Freehand Geometry was a first for this year and the children did very well with it; having a background of form drawing for the last couple of years served them well. Some of the goals of this block included identifying and drawing lines, angles and polygons with accuracy (without a straightedge); working with the circle and degrees within them; they have started a growing list of geometry vocabulary that they will continue to build on; they explored a historical context for geometry (which means “earth measure” in Greek) and thourghly enjoyed the stories about the rope stretchers of ancient Egypt and about Euclid from Athens.
There was a story about Euclid teaching a geometry class on parallel lines in Alexandria and how the then-ruler, Ptolemy the 1st, came to a beginning lesson and in frustration said, “A king doesn’t toil like an ordinary slave! Teach me a geometry lesson fit for a king!” And Euclid calmly replied, “There is no royal road to geometry; the lesson is the same for all — we all start at the beginning. Have patience.”
It was beautiful to see how the children found ways to measure the freehand drawings we were doing to create not only beautiful geometrical drawings, but ones that they could accurately measure and check without outside measuring instruments. Our ladder broke on the play yard and they jumped into a rebuilding project with enthusiasm; there was a wonderful moment after we had a lesson on the 3, 4, 5 knotted rope that the rope stretchers of ancient used to find a perfect right angle: we were outside with pencils and papers to draw out and measure what we would need for the new ladder and I asked the children to find where the right angle would be and they were having a hard time at first. Then one child shouted out that there was an “invisible” angle formed from the ground and that the ladder was the hypotenuse; when they all noticed this they set into a flurry of work to draw out their ladder plans with vigor and excitement.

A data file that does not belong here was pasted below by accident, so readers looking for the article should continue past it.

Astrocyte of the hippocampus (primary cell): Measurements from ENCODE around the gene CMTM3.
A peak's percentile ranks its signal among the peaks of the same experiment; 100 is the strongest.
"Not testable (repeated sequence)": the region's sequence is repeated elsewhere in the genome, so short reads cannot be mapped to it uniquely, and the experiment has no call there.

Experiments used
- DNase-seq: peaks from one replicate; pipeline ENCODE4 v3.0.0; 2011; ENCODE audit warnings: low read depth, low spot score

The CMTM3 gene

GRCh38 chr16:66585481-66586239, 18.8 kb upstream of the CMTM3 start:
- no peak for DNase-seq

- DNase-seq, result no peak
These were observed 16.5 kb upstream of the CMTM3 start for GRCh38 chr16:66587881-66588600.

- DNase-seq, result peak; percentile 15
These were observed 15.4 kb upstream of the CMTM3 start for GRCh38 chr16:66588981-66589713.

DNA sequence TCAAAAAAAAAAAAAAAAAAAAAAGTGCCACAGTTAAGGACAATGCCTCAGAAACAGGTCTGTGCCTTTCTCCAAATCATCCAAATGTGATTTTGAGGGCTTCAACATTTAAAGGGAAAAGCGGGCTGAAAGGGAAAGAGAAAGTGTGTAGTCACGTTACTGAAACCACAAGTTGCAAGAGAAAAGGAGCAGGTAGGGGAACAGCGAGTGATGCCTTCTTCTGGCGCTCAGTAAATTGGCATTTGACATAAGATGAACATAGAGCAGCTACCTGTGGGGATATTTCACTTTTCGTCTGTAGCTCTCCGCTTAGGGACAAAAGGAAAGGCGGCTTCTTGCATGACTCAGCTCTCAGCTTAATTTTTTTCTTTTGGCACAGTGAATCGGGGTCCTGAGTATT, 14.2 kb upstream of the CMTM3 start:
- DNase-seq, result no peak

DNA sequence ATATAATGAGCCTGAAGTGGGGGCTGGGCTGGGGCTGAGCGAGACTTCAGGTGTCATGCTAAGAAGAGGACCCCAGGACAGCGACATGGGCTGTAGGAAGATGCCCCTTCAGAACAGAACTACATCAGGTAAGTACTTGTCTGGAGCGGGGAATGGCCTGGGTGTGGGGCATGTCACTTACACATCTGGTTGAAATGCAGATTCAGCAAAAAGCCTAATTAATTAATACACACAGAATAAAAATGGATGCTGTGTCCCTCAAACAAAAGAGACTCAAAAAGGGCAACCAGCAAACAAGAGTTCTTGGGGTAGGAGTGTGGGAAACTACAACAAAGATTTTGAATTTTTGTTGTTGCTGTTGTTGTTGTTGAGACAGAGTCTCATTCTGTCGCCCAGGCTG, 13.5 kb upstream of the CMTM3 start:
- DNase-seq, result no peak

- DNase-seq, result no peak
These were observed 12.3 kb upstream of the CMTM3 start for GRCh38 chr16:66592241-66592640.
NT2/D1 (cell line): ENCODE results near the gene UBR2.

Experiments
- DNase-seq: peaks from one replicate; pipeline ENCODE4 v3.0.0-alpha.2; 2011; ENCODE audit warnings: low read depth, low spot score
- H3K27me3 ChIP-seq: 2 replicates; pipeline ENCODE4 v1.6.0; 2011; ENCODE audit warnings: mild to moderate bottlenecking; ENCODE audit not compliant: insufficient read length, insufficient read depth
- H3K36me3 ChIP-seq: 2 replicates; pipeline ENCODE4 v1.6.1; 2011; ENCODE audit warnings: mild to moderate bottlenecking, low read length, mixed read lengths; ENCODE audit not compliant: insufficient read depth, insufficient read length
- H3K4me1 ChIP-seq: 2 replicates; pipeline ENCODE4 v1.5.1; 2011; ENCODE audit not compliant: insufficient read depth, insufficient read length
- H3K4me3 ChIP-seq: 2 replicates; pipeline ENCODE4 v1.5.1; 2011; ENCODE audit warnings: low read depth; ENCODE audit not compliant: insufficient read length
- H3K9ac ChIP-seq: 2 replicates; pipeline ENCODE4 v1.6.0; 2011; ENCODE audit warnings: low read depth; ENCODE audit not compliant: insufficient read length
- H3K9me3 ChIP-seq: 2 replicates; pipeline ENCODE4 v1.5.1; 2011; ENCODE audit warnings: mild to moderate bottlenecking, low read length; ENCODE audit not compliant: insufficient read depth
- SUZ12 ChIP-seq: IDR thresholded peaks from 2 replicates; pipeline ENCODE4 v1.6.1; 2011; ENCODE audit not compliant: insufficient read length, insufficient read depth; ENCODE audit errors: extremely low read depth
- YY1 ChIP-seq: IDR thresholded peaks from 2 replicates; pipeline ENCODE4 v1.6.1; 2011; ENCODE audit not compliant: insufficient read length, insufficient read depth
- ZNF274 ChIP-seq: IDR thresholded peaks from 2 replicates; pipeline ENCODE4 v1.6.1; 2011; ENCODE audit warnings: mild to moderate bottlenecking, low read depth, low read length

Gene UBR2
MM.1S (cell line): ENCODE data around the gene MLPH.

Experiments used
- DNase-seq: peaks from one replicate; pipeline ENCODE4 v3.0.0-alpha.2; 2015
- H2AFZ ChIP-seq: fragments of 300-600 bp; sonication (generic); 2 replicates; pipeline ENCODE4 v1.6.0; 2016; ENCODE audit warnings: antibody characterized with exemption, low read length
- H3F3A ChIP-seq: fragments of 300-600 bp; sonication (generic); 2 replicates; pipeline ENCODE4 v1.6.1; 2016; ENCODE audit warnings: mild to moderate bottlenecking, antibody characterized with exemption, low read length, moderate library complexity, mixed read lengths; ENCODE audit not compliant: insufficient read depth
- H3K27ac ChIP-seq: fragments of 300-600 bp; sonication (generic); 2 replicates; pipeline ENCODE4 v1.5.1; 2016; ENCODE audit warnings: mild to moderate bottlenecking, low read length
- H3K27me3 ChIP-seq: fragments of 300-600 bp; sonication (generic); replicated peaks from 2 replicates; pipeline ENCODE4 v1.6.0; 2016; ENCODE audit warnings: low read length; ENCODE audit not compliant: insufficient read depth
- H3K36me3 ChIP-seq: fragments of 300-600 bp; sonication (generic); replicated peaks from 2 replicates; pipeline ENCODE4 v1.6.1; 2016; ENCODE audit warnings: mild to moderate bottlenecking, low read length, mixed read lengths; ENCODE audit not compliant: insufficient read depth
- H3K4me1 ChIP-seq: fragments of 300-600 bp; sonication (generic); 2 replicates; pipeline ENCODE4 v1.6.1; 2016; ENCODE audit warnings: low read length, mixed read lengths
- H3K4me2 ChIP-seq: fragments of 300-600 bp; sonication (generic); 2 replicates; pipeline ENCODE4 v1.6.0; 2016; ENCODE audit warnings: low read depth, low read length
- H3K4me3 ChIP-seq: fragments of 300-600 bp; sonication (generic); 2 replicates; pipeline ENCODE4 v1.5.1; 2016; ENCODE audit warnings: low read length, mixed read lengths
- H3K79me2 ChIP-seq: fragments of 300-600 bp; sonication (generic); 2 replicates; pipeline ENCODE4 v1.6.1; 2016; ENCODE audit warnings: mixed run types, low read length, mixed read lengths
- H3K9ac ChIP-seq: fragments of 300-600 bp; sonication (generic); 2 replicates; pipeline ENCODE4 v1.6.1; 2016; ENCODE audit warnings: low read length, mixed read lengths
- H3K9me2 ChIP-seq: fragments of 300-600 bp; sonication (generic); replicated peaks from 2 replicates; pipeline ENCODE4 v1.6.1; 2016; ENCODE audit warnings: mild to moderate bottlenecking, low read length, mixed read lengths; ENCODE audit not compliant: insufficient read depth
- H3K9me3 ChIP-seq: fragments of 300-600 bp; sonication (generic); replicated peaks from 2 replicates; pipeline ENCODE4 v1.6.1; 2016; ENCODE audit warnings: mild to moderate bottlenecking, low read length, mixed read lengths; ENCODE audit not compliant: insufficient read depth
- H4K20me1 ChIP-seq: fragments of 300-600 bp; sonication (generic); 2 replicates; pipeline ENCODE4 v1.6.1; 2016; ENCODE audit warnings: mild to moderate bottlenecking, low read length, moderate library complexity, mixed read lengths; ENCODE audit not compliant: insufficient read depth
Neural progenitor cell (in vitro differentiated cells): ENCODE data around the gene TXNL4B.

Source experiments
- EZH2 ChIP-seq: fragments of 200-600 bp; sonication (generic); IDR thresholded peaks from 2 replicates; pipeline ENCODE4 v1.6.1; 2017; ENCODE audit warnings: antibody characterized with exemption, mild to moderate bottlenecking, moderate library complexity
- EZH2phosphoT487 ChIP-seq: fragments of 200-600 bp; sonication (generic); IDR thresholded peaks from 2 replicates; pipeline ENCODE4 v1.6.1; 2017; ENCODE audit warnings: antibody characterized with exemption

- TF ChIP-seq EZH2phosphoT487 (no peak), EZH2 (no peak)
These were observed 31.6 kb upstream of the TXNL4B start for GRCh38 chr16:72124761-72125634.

From Geometry we moved into ancient Persia and heard the stories about the god of light, beauty, and goodness — Ahura Mazda — and his follower Zarathustra who struggled against the evil forces of Ahriman. In these stories the children heard about the struggles, resistance and polarities the people found in their transition from a nomadic life into a settler’s life in a dry land that would only yield fruit through hard work and dedication. Irrigation, domestication of animals and transformation of the land only came through that hard work and devotion to their god.
We continued eastward into what was called Mesopotamia, “the cradle of civilization,” located in the fertile land between the Tigris and Euphrates Rivers. With this richness in land man shifted into a mercantile culture — a shift from the very spiritual world of ancient India into this world, still influenced by gods, but in a different and more material way. They heard about the strict and clear laws of Hammurabi, how scribes recorded the movement of the stars and planets to form the calendar, and then they heard one of the oldest written-down stories, The Epic of Gilgamesh. The children were drawn into this story of friendship and begged to have stories told into snack time. The whole class mourned when Enkidu died and later when Gilgamesh died of a broken heart in his search for the meaning of life after death.
Next month we will take a peek into the 1st/2nd grade curriculum!